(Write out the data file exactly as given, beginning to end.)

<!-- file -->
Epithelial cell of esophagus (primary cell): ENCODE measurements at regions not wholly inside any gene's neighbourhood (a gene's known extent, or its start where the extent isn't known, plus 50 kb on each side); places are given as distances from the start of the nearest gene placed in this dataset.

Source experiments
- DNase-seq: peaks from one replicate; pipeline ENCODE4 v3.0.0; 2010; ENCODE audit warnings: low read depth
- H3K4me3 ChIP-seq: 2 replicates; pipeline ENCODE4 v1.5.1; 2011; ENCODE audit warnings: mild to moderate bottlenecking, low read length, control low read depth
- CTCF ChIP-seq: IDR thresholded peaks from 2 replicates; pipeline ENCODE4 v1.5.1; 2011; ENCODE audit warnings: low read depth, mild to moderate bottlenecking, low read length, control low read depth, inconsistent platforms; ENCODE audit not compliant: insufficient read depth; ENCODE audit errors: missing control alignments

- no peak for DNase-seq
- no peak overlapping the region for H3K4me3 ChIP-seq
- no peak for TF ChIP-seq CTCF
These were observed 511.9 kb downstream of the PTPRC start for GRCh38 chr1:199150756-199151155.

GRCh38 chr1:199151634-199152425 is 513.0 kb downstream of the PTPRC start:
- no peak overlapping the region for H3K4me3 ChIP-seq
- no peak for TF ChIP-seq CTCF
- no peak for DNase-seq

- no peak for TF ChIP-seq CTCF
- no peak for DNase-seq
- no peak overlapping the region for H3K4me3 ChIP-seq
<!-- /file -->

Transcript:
Epithelial cell of esophagus (primary cell): ENCODE measurements at regions not wholly inside any gene's neighbourhood (a gene's known extent, or its start where the extent isn't known, plus 50 kb on each side); places are given as distances from the start of the nearest gene placed in this dataset.

Source experiments
- DNase-seq: peaks from one replicate; pipeline ENCODE4 v3.0.0; 2010; ENCODE audit warnings: low read depth
- H3K4me3 ChIP-seq: 2 replicates; pipeline ENCODE4 v1.5.1; 2011; ENCODE audit warnings: mild to moderate bottlenecking, low read length, control low read depth
- CTCF ChIP-seq: IDR thresholded peaks from 2 replicates; pipeline ENCODE4 v1.5.1; 2011; ENCODE audit warnings: low read depth, mild to moderate bottlenecking, low read length, control low read depth, inconsistent platforms; ENCODE audit not compliant: insufficient read depth; ENCODE audit errors: missing control alignments

- no peak for DNase-seq
- no peak overlapping the region for H3K4me3 ChIP-seq
- no peak for TF ChIP-seq CTCF
These were observed 511.9 kb downstream of the PTPRC start for GRCh38 chr1:199150756-199151155.

GRCh38 chr1:199151634-199152425 is 513.0 kb downstream of the PTPRC start:
- no peak overlapping the region for H3K4me3 ChIP-seq
- no peak for TF ChIP-seq CTCF
- no peak for DNase-seq

- no peak for TF ChIP-seq CTCF
- no peak for DNase-seq
- no peak overlapping the region for H3K4me3 ChIP-seq